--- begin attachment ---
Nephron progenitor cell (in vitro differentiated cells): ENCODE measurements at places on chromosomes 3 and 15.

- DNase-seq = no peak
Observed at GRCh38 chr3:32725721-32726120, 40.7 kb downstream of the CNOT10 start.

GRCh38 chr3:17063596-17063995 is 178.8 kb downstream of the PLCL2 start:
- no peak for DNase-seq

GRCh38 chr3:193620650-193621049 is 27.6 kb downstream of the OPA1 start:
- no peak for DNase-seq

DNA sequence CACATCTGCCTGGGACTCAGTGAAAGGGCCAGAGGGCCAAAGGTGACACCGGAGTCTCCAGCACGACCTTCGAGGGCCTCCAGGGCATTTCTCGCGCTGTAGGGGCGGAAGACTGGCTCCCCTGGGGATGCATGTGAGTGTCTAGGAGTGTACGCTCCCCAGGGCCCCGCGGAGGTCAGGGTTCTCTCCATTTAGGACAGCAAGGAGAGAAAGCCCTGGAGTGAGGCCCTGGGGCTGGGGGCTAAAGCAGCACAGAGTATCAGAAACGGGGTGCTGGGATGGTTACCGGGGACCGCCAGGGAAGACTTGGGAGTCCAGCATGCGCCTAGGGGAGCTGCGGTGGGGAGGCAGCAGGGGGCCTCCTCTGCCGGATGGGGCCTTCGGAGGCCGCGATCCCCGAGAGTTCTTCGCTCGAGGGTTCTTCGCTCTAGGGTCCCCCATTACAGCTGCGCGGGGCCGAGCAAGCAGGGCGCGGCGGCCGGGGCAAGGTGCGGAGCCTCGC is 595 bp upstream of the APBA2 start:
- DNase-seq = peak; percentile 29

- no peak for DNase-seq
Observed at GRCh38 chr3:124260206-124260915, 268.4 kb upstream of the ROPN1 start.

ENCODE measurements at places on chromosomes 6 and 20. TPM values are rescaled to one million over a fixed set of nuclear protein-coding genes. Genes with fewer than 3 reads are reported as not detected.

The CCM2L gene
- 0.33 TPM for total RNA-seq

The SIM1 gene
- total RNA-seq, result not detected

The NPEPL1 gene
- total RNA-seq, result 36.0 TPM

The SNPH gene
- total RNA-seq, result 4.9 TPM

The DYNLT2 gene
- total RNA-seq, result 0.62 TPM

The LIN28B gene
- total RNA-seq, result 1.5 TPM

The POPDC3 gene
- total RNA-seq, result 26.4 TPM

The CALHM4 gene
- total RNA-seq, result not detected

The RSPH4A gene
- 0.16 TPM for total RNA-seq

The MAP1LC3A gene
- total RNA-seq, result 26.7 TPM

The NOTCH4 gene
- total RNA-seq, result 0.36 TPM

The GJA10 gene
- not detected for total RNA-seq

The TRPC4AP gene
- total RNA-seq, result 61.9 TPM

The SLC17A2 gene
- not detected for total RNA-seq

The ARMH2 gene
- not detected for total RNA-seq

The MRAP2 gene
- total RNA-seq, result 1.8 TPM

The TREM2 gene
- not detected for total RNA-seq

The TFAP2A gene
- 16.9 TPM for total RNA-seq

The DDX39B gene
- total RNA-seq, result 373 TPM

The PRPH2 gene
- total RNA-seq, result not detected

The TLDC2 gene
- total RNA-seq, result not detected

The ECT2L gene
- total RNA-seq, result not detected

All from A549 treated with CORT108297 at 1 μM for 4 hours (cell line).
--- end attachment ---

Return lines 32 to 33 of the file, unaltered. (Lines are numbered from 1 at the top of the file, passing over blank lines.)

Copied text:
- total RNA-seq, result 26.7 TPM

The NOTCH4 gene